From a free trade perspective, a recent OECD study makes the point about intervening in any other sector, besides the financial sector, which is considered systemic. Intervening in sectors that are unlikely to have strong demand or be resilient during a downturn, would not only lengthen the recovery period, but would have deeper impacts on jobs and markets. In South Africa, a small but powerful group of technocrats argue this point.
Beyond the ideological bluster, the very real need to have continued demand for products is a practical reality that should guide policy interventions. However, in our context, government activity cannot be limited to the financial sector simply because South Africa is unique in having such high unemployment and high inequality internationally. Simply focussing on financial markets, would thus simply replicate current market conditions.
A variant on this theme trumpets the freedom of small businesses. In framing the current rescue package, the industry proposals are not for a bail out, but rather for a loan to the sector. As such, the rescue plan would lock component suppliers into the motor industry, with lead firms (i.e. large multinationals) taking on little of the risk. Rather than locking these component manufacturers into a highly concentrated market, they should be focussed on differentiating products for a wider, potentially international market. There are of course, dangers in attempting this, as most markets adopt increasingly protectionist and nationalistic trade policies. However, the important factor brought to the policy table is that small manufacturers must focus on having multiple customers and be able to adapt to changes in the economy. On the factory floor, such a proposition is not only daunting, but also costly. The plus factor in the long term would, however, be a stronger and more independent manufacturing base.
At the other end of the spectrum are calls for government to become a major customer of motor vehicles. Unlike the calls for more cars for blue lights for politicians, this argument suggests that rather than having a rescue package, government could purchase much needed cars for police stations, taxi recapitalisation, ambulances and in other areas. The significant motivation is that rather than having small companies having to pay off debt in future, government would create a new order book to support an important sector. Administratively this would be simpler, argue its proponents. However, there are valid criticisms that government cannot perpetually sustain its demands for vehicles, thus offering only a short-term solution.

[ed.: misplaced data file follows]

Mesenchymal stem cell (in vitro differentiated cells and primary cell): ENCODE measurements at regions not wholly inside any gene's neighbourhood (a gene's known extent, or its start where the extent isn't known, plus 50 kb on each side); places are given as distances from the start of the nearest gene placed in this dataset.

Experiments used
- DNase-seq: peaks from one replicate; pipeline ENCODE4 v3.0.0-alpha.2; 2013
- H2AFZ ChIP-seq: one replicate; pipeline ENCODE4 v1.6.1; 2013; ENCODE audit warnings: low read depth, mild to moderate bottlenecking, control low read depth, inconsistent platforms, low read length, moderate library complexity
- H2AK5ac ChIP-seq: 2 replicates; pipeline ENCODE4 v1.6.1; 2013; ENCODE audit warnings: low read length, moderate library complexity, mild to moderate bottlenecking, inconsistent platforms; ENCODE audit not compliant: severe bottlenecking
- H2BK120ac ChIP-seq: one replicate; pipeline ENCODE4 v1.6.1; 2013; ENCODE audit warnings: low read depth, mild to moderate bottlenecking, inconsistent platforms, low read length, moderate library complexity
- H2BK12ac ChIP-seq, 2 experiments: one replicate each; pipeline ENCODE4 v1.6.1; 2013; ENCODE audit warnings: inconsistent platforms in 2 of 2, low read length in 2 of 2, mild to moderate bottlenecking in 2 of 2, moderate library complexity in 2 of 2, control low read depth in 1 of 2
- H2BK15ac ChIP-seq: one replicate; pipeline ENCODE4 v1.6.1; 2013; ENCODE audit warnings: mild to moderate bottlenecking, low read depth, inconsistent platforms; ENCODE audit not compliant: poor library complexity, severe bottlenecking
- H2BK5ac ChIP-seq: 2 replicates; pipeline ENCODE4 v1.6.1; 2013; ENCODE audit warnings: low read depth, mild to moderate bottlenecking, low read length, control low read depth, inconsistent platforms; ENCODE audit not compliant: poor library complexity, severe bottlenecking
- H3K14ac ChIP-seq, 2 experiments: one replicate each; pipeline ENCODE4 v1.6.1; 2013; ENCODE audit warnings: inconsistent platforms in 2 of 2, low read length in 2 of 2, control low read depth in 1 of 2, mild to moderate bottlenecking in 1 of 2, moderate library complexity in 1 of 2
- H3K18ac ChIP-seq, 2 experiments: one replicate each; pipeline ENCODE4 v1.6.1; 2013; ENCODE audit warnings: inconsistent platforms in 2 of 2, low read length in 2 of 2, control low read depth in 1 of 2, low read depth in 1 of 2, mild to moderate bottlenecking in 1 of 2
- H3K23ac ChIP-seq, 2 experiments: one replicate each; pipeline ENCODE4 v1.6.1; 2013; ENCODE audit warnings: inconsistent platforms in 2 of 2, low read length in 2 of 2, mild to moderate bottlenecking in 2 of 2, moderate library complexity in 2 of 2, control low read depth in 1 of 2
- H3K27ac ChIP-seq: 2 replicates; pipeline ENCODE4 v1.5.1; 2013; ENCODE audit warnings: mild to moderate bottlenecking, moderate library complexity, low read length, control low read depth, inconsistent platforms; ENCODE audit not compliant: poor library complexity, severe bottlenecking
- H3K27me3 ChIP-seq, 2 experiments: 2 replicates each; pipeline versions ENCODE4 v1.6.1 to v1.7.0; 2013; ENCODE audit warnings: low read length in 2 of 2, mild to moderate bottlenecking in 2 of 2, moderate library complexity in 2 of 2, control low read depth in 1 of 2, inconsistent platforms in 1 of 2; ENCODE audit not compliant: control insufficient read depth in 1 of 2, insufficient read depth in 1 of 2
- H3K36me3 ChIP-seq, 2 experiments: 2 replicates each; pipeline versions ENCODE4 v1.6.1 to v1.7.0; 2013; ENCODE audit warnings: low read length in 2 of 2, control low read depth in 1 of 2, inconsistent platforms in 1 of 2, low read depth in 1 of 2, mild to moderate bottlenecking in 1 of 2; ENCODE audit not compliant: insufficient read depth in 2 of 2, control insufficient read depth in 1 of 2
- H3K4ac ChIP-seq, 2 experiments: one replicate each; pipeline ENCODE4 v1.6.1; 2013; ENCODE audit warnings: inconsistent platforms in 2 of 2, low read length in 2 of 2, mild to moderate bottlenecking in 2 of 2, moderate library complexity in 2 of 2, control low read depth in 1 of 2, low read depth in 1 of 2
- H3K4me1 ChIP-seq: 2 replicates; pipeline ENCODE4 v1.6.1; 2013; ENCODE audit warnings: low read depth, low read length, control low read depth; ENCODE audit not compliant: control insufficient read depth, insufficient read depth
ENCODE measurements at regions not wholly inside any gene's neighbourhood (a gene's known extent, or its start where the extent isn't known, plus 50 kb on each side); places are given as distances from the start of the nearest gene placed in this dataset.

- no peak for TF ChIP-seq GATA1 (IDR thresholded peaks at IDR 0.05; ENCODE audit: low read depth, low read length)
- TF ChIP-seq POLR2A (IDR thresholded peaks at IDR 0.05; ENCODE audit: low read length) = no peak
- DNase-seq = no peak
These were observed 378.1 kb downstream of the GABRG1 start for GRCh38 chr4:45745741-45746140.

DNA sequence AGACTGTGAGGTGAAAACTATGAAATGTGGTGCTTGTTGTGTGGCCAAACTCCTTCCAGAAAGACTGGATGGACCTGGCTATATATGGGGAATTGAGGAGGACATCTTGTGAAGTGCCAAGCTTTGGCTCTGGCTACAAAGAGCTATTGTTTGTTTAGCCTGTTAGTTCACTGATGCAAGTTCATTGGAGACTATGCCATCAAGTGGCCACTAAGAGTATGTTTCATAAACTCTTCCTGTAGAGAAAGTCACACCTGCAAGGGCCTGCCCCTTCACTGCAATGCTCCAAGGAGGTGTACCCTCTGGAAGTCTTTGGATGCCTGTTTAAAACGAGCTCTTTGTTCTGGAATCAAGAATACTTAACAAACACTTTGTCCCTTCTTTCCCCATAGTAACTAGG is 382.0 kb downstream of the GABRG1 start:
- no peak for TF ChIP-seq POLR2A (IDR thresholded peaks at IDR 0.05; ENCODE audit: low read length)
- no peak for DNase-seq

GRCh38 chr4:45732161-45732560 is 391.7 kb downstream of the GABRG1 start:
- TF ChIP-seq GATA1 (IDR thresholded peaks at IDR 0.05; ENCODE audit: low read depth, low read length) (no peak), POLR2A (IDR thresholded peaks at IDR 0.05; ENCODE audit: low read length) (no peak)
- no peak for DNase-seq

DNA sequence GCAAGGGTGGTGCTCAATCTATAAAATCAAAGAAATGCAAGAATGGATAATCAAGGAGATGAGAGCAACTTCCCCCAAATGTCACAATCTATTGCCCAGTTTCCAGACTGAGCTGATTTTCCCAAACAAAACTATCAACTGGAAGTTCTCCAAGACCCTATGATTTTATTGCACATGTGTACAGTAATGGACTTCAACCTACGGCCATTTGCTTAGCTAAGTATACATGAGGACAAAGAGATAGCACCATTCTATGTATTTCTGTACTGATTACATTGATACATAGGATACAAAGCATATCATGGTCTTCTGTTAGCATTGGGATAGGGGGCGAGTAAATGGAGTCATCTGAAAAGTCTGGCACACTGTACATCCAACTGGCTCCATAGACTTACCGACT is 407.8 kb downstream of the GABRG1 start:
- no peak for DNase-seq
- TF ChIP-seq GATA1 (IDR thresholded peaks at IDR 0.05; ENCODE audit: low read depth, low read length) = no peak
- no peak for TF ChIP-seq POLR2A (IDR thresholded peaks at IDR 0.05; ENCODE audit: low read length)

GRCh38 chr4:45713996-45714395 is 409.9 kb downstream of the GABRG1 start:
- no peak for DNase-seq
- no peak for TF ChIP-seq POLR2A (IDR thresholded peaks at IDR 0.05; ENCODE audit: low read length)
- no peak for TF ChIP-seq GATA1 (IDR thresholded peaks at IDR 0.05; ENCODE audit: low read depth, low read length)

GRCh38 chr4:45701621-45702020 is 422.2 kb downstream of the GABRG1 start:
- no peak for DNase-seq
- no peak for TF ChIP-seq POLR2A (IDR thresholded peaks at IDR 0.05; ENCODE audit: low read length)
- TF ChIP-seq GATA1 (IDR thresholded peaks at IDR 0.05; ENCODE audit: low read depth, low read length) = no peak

An alternative proposal from transport planners is that component manufacturers should be provided with funding to purchase equipment and undergo training to support the provision of rolling stock and parts for an expanded public transport system. Whilst these proposals still require careful explication, the impulse of linking social and economic objectives should indeed be a core and foundational principle.
There is however a certain inevitability in government agreeing to some form of rescue plan, euphemistically called a stimulus package. The National Union of Metalworkers of South Africa have however warned that any government funding should not should not “go towards CEO bonuses or pay for industry inefficiencies”.
The careful campaign by the motor industry is attempting to create a Hobson’s choice for government, as they have focussed on small business support, job retention and creation and the creation of a long-term competitive industry. However, the rescue plan would reflect the continued dominance of sections of the private sector that have the capacity to lobby effectively, and who represent a special interest. In effect, the signing of the rescue plan would reflect that special interests would once again dominate in our economy, with large multinational companies having successfully extended a period of government support and in effect, added an additional layer of support.
Instead, government should be playing the role of a developmental state; one that is embedded in societal relationships, but has the autonomy to construct economy wide interventions, which widen opportunities for smaller businesses that are valuable because of their innovation, contribution to employment and because they increase the prospects of economic inclusion. Sadly, it looks as if the multinationals might just win this one. Perhaps what this Hobson Choice means is that the tail is wagging the dog.